Warren Zevon Life'll Kill Ya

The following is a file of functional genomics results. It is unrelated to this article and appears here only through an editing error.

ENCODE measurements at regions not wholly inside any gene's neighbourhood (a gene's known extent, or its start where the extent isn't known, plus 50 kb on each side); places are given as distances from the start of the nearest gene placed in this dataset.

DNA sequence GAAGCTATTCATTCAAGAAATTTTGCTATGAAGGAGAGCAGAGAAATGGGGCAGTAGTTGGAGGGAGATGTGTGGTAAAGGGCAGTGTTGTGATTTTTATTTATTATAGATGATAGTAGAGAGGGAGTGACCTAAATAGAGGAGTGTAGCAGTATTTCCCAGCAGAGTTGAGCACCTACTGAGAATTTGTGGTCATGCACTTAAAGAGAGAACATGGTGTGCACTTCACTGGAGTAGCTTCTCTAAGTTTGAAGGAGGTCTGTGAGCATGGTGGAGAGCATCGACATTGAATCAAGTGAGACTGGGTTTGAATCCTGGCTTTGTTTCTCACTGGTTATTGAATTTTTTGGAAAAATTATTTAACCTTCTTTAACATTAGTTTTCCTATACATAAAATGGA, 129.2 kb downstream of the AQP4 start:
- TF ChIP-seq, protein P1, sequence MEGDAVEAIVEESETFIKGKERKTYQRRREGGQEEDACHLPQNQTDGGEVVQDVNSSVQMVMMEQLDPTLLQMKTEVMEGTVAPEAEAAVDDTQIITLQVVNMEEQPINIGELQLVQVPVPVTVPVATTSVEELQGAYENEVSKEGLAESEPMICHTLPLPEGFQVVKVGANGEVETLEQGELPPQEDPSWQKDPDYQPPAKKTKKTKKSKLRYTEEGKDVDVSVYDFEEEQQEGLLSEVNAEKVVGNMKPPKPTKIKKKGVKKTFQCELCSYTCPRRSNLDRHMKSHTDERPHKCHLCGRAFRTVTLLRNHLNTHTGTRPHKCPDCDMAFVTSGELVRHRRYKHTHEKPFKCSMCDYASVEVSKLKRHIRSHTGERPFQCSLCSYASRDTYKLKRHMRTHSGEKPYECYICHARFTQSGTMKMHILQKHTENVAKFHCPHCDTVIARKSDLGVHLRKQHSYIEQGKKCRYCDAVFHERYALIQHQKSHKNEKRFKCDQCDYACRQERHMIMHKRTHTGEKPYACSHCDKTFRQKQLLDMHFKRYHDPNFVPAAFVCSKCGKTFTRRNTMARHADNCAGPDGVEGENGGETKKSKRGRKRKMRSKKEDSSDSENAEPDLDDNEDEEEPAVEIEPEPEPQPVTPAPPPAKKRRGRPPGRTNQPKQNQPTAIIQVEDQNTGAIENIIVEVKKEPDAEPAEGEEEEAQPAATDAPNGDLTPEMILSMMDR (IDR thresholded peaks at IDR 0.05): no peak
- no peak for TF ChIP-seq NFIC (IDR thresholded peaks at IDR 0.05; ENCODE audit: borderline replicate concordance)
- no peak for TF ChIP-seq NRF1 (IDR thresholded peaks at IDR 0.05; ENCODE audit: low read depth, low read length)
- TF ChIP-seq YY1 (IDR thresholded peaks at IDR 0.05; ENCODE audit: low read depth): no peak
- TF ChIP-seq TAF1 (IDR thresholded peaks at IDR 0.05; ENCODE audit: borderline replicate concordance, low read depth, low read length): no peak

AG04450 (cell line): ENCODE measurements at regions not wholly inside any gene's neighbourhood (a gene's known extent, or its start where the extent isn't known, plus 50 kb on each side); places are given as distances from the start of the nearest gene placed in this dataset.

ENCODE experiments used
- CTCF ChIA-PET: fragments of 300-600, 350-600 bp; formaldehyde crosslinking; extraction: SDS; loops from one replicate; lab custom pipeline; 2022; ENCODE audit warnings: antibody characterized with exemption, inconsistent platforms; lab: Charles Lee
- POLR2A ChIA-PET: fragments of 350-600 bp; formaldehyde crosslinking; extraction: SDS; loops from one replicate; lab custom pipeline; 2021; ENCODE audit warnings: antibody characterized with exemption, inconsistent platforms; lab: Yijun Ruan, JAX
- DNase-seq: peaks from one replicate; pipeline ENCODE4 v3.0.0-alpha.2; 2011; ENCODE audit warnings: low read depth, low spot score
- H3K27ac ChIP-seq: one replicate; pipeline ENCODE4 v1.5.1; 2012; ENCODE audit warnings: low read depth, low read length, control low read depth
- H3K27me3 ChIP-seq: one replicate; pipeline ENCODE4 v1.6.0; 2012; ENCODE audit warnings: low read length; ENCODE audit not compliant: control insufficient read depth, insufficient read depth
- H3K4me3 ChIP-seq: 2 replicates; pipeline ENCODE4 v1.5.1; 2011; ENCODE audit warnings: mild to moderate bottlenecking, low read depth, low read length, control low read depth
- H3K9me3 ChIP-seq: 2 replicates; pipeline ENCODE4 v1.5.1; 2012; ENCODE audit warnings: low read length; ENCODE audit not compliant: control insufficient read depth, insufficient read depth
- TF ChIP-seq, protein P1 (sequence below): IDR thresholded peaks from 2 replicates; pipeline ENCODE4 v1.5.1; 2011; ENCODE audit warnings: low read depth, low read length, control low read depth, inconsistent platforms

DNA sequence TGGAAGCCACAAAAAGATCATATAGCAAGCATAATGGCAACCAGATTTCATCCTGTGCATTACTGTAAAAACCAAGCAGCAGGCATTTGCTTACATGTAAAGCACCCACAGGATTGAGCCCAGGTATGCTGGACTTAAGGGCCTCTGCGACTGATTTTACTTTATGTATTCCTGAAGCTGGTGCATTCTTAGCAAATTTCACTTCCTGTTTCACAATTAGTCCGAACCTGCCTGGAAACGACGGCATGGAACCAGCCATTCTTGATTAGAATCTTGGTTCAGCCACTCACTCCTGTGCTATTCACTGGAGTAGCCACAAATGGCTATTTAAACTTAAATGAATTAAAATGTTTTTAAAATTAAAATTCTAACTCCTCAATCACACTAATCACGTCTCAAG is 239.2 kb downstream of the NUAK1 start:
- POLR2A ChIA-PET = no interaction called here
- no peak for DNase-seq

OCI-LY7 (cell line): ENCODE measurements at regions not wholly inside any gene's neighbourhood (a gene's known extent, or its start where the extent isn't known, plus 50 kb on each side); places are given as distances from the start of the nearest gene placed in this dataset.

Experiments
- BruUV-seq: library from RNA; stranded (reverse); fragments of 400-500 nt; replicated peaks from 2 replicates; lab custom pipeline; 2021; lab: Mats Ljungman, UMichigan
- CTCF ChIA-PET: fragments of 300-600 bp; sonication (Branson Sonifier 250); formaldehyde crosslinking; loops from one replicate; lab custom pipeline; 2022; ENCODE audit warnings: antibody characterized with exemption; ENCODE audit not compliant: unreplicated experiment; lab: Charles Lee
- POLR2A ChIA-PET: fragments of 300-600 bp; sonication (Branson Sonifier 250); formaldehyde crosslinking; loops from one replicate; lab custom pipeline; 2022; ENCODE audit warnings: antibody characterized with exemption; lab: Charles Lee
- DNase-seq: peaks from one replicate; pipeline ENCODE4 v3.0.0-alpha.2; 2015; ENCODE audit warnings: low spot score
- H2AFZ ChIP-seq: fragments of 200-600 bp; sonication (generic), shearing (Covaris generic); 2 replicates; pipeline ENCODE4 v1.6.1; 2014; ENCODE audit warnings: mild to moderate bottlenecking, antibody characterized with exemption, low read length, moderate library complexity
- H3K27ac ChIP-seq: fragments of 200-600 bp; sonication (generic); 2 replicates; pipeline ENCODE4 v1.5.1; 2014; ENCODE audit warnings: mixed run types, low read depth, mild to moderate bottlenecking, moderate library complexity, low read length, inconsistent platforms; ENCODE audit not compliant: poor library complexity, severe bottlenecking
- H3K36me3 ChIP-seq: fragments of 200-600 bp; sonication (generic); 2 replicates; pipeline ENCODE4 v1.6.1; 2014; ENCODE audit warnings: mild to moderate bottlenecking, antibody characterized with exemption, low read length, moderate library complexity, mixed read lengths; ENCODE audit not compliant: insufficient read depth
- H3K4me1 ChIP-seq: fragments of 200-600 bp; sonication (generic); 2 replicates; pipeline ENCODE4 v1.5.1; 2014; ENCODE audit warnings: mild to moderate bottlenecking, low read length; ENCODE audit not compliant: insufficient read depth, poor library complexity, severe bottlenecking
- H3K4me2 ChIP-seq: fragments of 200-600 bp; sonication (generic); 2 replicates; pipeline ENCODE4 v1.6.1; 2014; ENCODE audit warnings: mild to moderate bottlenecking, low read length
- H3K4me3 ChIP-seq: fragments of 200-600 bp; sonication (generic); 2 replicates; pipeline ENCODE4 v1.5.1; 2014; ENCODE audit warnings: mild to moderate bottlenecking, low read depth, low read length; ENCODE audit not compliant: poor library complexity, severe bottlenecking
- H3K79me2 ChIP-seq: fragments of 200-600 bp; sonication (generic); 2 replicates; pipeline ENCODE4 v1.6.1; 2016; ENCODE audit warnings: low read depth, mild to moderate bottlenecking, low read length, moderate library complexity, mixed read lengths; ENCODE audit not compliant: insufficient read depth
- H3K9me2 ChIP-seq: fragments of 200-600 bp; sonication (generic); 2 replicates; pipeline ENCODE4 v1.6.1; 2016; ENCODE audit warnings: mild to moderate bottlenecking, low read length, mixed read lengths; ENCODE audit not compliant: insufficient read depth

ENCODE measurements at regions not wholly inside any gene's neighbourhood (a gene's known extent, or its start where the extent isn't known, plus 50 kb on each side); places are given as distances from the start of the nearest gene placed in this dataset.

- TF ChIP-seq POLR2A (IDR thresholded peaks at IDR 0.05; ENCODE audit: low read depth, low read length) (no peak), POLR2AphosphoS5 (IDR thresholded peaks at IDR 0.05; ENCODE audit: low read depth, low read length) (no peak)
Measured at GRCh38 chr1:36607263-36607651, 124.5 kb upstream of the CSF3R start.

As with any artist more respected for their clever songwriting than their vocal range or pop success, Warren Zevon's recording output has seen a few ups and downs, often clashing on inconsistent albums. That's why Life'll Kill Ya sounds like a classic comeback record, in which Zevon chucks the El Lay overproduction that suffocated most of his work from the past 15 years, focuses on his acerbic storytelling and comes up with a winner. Zevon's beautiful losers wrap themselves inside heartbreaking, vintage melodies that should be inspiring P.T. Anderson to make better movies. There's a dark comedy waiting to be made out of Zevon's tale of a failed magician with the chorus: "I can make love disappear/For my next trick I'll need a volunteer." Tracks like "Fistful of Rain" and "I Was In The House When The House Burned Down" prop up Life'll Kill Ya as Zevon's most gripping album in recent memory, which - to quote his surprisingly good cover of a previously awful Steve Winwood song - puts him "back in the high life again." (Artemis)